Buried within the $397 billion spending bill passed last night by Congress is a provision that would permit livestock producers to certify and label meat as "organic" even if the animals had been fed partly or entirely on conventional rather than organic grain.
Under the provision, if the Agriculture Department certifies that organic feed is commercially available only at more than twice the price of conventional feed, then the department cannot enforce regulations requiring that livestock labeled organically raised be fed only organic feed.
"This is an example of someone doing an end run to manipulate the government with disregard for the public's wishes," said Katherine DiMatteo, executive director of the Organic Trade Association, which represents the organic industry.
The provision was added to the omnibus spending bill behind closed doors on Wednesday night with only Republicans present. It was included on behalf of a Baldwin, Ga., poultry producer, the Fieldale Farms Corporation, which has been trying since last summer to get an exemption that would allow it to feed its chickens a mix of conventional and organic feed. The company says there is not enough organic feed available.
Congressional officials on both sides of the aisle say Speaker J. Dennis Hastert added the last-minute provisions at the request of Representative Nathan Deal, Republican of Georgia.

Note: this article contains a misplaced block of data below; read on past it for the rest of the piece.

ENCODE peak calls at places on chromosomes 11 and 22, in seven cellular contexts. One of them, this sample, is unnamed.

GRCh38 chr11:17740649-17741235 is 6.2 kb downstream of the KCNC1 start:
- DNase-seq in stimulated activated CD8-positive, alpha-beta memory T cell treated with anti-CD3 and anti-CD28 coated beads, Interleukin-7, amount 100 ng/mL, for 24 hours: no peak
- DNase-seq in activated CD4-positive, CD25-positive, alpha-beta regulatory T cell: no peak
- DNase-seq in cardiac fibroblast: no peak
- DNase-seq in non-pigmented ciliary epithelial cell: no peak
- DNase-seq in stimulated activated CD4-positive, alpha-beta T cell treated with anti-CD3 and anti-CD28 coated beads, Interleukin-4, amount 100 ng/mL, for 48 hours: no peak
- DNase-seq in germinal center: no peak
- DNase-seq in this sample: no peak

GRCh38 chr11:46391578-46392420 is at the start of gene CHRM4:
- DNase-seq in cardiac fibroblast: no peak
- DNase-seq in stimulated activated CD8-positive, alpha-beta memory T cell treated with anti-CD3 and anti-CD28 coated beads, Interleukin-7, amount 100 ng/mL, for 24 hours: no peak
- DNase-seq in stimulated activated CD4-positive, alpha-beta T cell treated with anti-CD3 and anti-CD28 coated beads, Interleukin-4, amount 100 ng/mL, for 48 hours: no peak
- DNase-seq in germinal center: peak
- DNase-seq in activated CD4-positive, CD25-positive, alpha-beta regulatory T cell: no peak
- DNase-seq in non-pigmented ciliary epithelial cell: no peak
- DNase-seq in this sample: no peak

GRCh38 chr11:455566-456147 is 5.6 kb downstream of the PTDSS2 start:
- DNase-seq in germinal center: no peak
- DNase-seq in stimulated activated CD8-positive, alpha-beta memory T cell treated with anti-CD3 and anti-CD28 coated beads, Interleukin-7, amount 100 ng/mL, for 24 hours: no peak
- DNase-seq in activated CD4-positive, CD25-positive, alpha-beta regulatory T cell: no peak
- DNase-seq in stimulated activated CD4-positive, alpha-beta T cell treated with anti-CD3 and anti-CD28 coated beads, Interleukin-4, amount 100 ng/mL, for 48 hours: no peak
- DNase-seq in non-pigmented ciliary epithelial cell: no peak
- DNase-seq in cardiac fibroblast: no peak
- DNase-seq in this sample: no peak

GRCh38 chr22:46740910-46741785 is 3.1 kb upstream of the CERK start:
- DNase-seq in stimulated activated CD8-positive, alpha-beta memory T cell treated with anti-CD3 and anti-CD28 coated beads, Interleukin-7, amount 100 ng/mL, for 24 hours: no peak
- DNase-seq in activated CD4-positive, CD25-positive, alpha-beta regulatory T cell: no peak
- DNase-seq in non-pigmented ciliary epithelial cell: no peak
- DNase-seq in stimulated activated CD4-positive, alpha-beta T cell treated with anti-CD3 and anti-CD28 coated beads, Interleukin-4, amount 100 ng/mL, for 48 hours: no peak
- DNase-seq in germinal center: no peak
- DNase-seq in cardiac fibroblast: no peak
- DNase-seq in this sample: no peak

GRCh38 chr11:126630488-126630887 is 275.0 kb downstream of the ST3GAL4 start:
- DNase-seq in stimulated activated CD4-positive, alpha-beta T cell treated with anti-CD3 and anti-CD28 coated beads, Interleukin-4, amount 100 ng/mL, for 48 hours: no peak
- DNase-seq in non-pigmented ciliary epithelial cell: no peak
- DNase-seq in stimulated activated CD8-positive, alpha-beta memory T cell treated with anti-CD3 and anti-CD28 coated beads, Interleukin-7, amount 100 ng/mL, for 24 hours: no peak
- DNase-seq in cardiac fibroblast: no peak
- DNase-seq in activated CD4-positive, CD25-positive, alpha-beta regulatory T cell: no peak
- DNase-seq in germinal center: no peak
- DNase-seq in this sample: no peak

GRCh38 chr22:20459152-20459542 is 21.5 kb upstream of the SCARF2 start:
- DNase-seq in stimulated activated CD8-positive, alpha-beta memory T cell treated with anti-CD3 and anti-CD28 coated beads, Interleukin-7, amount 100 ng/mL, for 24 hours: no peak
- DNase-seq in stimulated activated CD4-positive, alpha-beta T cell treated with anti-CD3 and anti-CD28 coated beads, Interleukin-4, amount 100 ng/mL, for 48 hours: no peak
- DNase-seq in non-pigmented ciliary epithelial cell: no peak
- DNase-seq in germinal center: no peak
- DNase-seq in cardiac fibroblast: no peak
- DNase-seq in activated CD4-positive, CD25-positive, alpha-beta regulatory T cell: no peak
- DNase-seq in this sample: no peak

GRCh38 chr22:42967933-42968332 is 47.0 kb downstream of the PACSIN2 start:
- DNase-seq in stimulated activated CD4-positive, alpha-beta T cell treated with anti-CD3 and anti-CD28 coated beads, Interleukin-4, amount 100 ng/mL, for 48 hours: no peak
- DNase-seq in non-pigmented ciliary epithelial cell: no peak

According to the Center for Responsive Politics, which monitors campaign contributions, Mr. Deal received $4,000 from employees of Fieldale, which is in his district, during his last campaign. Calls to the offices of Mr. Deal were not returned.
When Senator Patrick J. Leahy, Democrat of Vermont, who wrote the organic standards program, learned of the last-minute addition to the spending bill he sent a letter to his colleagues urging them to defeat the provisions. Both he and Representative Sam Farr, Democrat of California, plan to introduce legislation to strike the provisions from the bill.
"This whole thing is absolutely outrageous," Mr. Leahy said. "After years and years and years of work, to have someone sneak it in in the dark of night and wipe it out makes no sense. It's a poke in the eye of a lot of very hard-working organic farmers."
Ed Nicholson, a spokesman for Tyson Foods, which is test marketing organic chickens, said: "We opposed adding this language to the omnibus spending bill. We think it is important to meet the organic requirements because otherwise it will compromise the integrity of the organic standards."
The organic rules, which took effect in October, are an attempt to standardize a hodgepodge of regulations for an $11 billion industry that has been growing at the rate of 20 percent a year for a decade.
The 2002 Farm Bill directed the agriculture secretary to assess the availability of organically produced feed for livestock and poultry. The report has not been released, but information from Organic Trade Association members indicates that organic feed is commercially available at prices lower than those in the language of the exemption.
"I think this jeopardizes the whole organic industry in the United States," Mr. Farr said of the provision before Congress.
Copyright 2003 The New York Times Company